verb (used with object)
verb (used without object)
- recovering from an illness.
- improving in general, as a state of affairs: The breach between father and son is on the mend.
Origin of mend
SYNONYMS FOR mend
Examples from the Web for mend
There, he first picked up needle and thread to mend the shirt of an SS guard who had just beaten him.From Auschwitz to the White House: One Tailor’s American Tale|Martin Greenfield|December 5, 2014|DAILY BEAST
The other is still on the mend, but was doing well the last Patterson heard.
As is often the case when the letter and the spirit of the law begin to fray, legal creativity gets called upon to mend them.Catholic University’s Harvey Milk Ban Reflects A Church In Transition|Jay Michaelson|October 3, 2014|DAILY BEAST
The Americans seem to be on the mend in Atlanta, but the priest died on Tuesday.
The two stricken Americans were flown to Atlanta, and Brantly in particular seemed to be on the mend.Why the White Americans Got the ‘Secret’ Ebola Serum|Michael Daly|August 8, 2014|DAILY BEAST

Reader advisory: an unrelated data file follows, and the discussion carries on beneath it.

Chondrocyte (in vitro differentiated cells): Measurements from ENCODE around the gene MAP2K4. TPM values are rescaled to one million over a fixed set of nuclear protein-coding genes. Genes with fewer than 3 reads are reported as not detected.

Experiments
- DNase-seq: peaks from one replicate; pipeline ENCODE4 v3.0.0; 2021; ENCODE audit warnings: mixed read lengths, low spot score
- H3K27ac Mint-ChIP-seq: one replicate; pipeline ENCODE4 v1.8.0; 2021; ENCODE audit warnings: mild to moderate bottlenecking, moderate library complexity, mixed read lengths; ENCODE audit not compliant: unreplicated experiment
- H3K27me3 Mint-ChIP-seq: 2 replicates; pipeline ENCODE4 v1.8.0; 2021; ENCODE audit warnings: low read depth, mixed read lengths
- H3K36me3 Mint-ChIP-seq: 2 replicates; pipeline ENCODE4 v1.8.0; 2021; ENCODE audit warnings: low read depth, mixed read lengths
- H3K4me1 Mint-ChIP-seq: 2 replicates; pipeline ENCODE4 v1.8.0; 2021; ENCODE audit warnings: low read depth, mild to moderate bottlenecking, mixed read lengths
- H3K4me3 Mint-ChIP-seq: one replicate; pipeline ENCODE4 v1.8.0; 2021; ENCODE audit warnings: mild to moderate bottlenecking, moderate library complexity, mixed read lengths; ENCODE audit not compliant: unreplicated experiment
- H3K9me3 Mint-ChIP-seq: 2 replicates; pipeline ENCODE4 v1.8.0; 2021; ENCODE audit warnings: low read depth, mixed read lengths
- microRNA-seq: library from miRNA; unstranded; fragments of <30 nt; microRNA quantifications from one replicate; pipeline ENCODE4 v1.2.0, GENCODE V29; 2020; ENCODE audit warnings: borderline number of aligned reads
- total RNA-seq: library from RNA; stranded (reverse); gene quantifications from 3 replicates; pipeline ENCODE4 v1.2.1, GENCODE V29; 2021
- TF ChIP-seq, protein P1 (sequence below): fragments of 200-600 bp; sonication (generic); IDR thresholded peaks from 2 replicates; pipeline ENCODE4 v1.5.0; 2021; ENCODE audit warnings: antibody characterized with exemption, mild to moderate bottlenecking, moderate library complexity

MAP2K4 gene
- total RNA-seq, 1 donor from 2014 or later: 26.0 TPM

The ice was too thin to bear and too thick to set the kayaks through, even if we should mend them.Farthest North|Fridtjof Nansen
In half an hour we came upon a group of ragged poor creatures who had assembled to mend the thing which was regarded as a road.A Connecticut Yankee in King Arthur's Court, Complete|Mark Twain (Samuel Clemens)
The broken glass was swept away; as for sending for glaziers to mend the windows, it was out of the question.
Don't you know how bad most glue is when you try to mend anything?Alice Adams|Booth Tarkington
In summer I am abroad soon after three, and mend that if thou canst, Dick.The Lancashire Witches|William Harrison Ainsworth
British Dictionary definitions for mend
Derived Formsmendable, adjectivemender, noun
Word Origin for mend
Idioms and Phrases with mend
In addition to the idioms beginning with mend
- mend one's fences
- mend one's ways
- on the mend